Science MagazinePhotoreceptors, proteins activated by light, are found in all domains of life. Different photoreceptors are tuned to different wavelengths of light and confer different responses, ranging from seed germination to the induction of flowering. Cryptochromes (CRYs) are blue-light photoreceptors that are known to exist as monomers and dimers or oligomers. Wang et al. show that CRY2 dimerizes upon photoactivation, and that another protein known as BIC1 (blue-light inhibitor of cryptochromes 1) suppresses dimerization and activity of CRY2. They postulate that BIC1 maintains the appropriate balance of active and inactive pools of CRY2. Science 10.1126/science.aaf9030 Tags: Biochemistry, Growth Regulation, Signals and Responses

Gene mutation identified that makes roots grow up like shoots

agravitropicrootOne of the first things children learn about plants is that roots grow down and shoots grow up. The identification of mutants with agravitropic roots that grow in random directions has revealed many of the processes involved in gravitropic responses.  Using a genetic approach, Ge and Chen identified a loss-of-function mutation in the legume Medicago truncatula that is distinctive in that rather than being agravitropic, the roots are negatively gravitropic; that is, the roots grow upwards, like shoots. The amino acid sequence of the encoded protein reveals few clues about the function of this gene, but deletion of the orthologous genes in Arabidopsis confers the same negatively gravitropic root phenotype.  Nature Plants 10/1038/nplants.2016.155 Tags: Genetics, Growth Regulation

Regulation by light and chloroplast signals of some C4-like genes in C3 plants

c3c4C4 photosynthesis has evolved independently at least 60 times. Previous studies have found that many of the genes involved in the C4 pathway are present in C3 plants but that in the C4 plants they have acquired new functions, through changes in subcellular localization or expression pattern or level. Burgess et al. show that some members of C4-like gene families in C3 plants are predisposed towards a role in photosynthesis by showing light and / or chloroplast-signal regulated patterns of expression. Nature Plants  10/1038/nplants.2016.161 Tags: Bioenergetics, Evolution, Gene Regulation, Metabolism, Physiology

Root salinity tolerance depends on potassium retention

nakrootSoil salinity is a major limitation to agricultural productivity worldwide. NaCl’s effects include the toxicity of the Na+ ion, osmotic effects, and effects on K+ homeostasis. Shabala et al. compare NaCl responses of the relatively less sensitive mature region of barley roots to the more sensitive apical region. They find that the apical region’s  greater NaCl sensitivity derives from its inability to retain K+, partly due to a lower activity of the plasma-membrane H+-ATPase that maintains a membrane potential sufficient to support K+ retention. Plant Physiol. 10.1104/pp.16.01347 Tags: Abiotic interactions, Bioenergetics, Cell Biology, Physiology, Transport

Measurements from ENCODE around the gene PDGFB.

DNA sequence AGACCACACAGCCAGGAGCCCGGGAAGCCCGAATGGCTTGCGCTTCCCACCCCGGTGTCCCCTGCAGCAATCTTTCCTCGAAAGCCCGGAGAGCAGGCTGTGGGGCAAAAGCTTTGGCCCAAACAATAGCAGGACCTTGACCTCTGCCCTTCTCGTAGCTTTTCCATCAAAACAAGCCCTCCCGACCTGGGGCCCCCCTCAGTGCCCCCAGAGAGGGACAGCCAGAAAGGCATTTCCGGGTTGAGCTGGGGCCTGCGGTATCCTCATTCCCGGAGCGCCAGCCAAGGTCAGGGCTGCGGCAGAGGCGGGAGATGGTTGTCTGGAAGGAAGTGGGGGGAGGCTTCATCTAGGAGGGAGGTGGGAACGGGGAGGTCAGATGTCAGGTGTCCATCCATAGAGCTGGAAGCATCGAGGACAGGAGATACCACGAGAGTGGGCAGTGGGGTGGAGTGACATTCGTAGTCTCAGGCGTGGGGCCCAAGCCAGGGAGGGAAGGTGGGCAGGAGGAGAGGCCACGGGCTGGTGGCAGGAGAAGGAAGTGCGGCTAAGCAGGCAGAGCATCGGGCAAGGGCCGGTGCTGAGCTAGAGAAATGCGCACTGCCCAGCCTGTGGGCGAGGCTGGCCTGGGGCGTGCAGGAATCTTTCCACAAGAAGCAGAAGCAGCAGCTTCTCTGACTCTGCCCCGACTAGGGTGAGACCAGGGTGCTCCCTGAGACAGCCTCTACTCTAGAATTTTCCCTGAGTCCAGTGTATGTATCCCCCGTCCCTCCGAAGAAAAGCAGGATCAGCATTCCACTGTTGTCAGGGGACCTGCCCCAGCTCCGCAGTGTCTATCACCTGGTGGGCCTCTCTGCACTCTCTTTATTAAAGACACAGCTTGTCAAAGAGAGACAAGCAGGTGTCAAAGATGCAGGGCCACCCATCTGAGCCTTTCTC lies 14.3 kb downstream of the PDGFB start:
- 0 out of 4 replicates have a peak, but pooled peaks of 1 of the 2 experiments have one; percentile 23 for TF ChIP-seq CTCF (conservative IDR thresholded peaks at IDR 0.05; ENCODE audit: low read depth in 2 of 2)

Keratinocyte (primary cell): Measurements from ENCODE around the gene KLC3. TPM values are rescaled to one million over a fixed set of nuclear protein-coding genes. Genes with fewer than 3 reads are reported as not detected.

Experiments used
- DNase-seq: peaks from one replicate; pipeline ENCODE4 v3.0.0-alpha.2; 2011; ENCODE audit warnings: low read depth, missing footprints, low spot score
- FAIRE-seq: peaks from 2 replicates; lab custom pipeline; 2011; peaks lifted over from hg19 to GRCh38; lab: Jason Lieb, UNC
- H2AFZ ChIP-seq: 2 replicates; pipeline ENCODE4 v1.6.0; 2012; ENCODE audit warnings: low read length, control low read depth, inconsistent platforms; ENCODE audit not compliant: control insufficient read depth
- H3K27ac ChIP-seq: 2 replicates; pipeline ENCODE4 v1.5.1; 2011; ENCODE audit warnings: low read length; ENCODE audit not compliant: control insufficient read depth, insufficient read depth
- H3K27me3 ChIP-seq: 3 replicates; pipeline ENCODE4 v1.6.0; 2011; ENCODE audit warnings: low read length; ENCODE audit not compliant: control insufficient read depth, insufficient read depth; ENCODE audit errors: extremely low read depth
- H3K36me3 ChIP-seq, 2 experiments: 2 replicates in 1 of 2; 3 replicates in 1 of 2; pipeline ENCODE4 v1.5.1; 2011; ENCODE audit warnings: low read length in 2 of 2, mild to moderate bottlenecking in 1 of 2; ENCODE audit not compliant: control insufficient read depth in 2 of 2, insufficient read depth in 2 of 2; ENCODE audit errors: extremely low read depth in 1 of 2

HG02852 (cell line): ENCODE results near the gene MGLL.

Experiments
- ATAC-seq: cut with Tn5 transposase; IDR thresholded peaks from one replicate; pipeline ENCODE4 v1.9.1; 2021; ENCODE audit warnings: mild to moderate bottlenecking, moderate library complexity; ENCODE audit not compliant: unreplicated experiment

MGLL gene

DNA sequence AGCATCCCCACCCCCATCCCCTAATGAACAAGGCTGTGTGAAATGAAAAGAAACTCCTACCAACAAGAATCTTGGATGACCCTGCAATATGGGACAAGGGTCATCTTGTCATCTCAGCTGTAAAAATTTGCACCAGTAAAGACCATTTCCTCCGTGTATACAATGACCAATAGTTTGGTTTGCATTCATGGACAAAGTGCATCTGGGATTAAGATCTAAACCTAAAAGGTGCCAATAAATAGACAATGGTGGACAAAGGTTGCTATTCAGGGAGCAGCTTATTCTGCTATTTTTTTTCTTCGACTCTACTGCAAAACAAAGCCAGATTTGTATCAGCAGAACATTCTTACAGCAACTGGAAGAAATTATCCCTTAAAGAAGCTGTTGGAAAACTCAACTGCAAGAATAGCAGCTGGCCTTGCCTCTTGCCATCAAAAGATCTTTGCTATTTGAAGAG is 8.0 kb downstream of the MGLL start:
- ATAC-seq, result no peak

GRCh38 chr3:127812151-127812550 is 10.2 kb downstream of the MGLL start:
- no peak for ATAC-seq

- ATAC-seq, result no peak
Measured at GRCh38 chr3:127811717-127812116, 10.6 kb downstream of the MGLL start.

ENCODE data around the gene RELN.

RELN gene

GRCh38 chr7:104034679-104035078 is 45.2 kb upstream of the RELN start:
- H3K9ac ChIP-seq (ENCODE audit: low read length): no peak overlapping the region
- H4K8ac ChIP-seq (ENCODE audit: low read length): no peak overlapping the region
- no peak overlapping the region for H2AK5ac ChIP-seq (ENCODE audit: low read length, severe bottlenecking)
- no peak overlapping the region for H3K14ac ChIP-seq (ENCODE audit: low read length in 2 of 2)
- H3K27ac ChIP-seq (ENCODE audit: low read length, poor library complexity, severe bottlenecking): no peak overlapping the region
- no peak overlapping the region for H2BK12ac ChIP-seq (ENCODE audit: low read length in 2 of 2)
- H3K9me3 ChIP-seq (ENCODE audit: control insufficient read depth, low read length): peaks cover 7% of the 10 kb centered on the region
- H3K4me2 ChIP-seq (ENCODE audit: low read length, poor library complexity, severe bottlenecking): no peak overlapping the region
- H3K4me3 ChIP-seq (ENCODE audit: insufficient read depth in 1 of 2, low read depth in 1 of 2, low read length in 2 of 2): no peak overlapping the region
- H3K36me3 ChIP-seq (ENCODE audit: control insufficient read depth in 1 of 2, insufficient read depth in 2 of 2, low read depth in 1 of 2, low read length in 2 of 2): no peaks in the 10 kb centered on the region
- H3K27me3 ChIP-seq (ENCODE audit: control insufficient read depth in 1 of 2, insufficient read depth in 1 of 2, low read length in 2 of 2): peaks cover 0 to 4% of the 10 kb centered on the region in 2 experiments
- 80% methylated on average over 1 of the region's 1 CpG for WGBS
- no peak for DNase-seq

Guard cells’ distinctive wall composition necessary for function

stomatalfunctionStomatal guard cells are unusually dynamic. Their function, regulating water and gas exchange into and out of the leaf, depends on their ability to expand and contract to close and open the stomatal pore. Amsbury et al. show that guard cell walls show a distinctive wall composition (a low level of methylated pectin). A plant that is mutated in a pectin methyltransferase gene highly expressed in guard cells shows a higher level of methyl-esterified pectin and also abnormal stomatal functions, indicating that the unusual wall properties are necessary for normal guard cell function. Curr. Biol. 10.1016/j.cub.2016.08.021. Tags: Biochemistry, Cell Biology, Ecophysiology

Herbivore populations suppressed by nutrient-level variability ($)

herbivoreHerbivores are major pests that limit agricultural productivity. Wetzel et al. analyzed nearly 500 published datasets in which the effect of plant nutrient quality (e.g., protein concentration, altered through artificial diet or supplement) on herbivore performance (growth and survival) was investigated. This analysis, which spanned 53 species of insect herbivores, demonstrates that herbivore performance decreases with increased variation in plant nutritive traits. Interestingly, no such negative correlation was observed between variance of traits associated with defense and herbivore performance. The results of this study suggest that moving from monocultures to agroecosystems with greater nutritive diversity can help to suppress crop losses to insect herbivores. Nature 10.1038/nature20140 Tags: Biotic interactions, Ecophysiology, Environmental Plant Biology

Allelic diversity in a rice defense gene combats planthopper variation

brownleafhopperBrown planthopper (BPH) is a serious insect pest of rice. Through molecular cloning of a BPH-resistance gene BPH9, Zhao et al. showed that it encodes a rare type of nucleotide-binding and leucine-rich repeat (NLR)-containing protein involved in the elicitation of defense responses.  Interestingly, seven other breeding loci were found to be alleles of this gene, which is now referred to as BPH1/9. This allelic diversity has been important in the evolution of and breeding for resistance against brown planthopper. Proc. Natl. Acad. Sci. USA. 10.1073/pnas.1614862113 Tags: Biotic interactions, Evolution